If you've ever dialed 911, called a police department to file a complaint or spoke to an officer, most likely there is a record of it. Police officers must document every call to which they are dispatched. These incident reports are commonly called police reports.
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In addition to incident reports, other types of reports include accident reports written after a car crash and supplemental reports from any follow-up investigations.
Although each police department uses its own style of report, the records contain the same information--the officer's name and badge number, the time and location of the call, the complainant's personal information, the type of complaint, and a narrative.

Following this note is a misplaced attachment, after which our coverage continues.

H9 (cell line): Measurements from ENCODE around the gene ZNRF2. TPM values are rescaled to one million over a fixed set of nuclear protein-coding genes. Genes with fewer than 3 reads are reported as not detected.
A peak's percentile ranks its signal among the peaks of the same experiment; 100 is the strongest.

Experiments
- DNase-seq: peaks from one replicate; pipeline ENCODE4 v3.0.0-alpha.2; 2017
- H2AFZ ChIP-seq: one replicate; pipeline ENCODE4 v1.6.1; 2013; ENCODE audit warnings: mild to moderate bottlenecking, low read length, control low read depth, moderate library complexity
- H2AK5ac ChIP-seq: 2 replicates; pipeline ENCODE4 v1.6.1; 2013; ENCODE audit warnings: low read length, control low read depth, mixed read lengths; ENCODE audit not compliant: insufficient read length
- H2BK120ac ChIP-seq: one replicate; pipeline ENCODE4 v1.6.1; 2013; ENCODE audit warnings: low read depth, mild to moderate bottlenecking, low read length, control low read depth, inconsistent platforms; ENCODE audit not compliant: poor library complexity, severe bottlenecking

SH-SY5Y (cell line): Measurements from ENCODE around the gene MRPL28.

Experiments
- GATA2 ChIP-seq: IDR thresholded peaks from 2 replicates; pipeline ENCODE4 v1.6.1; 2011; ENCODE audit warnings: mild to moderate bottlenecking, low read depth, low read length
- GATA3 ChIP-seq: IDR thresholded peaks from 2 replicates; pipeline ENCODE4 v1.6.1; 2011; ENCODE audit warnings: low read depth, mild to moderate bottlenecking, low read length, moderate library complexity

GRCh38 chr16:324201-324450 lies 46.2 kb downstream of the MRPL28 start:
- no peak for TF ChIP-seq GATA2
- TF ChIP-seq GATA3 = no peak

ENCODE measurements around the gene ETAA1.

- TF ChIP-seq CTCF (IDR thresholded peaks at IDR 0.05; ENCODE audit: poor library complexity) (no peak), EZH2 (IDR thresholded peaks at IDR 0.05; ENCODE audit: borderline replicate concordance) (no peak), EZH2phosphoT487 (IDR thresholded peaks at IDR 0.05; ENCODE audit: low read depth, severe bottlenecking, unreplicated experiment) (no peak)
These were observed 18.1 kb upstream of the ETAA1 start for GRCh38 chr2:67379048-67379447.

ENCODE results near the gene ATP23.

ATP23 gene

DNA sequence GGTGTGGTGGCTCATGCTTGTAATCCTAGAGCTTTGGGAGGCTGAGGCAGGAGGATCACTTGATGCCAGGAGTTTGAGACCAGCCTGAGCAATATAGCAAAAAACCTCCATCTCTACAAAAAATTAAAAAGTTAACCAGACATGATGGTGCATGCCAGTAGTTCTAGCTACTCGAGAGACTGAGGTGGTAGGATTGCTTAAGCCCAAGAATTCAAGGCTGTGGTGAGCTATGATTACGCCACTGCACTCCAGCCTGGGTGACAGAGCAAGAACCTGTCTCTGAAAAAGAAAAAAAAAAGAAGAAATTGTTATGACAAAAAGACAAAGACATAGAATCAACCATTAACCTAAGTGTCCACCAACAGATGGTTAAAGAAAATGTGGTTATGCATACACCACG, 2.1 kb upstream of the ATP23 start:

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The narrative is a summary written by the police officer who responded to the call and should be as detailed as possible, especially if a crime has been committed.
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Paper records are often discarded after several years, but police records on computers can be kept indefinitely using records management software.
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Although police reports are considered public documents, access to the reports can be restricted if the incident is under investigation or if a juvenile is involved.
There might be a fee to obtain a copy of a police report from the police department records office.